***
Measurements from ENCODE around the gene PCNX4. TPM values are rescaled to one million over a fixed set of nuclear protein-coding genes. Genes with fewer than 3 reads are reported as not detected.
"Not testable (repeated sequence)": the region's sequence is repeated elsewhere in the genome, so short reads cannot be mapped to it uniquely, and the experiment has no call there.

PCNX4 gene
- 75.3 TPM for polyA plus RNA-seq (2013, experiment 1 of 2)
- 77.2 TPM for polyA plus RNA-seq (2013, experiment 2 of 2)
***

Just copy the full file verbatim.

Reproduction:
Measurements from ENCODE around the gene PCNX4. TPM values are rescaled to one million over a fixed set of nuclear protein-coding genes. Genes with fewer than 3 reads are reported as not detected.
"Not testable (repeated sequence)": the region's sequence is repeated elsewhere in the genome, so short reads cannot be mapped to it uniquely, and the experiment has no call there.

PCNX4 gene
- 75.3 TPM for polyA plus RNA-seq (2013, experiment 1 of 2)
- 77.2 TPM for polyA plus RNA-seq (2013, experiment 2 of 2)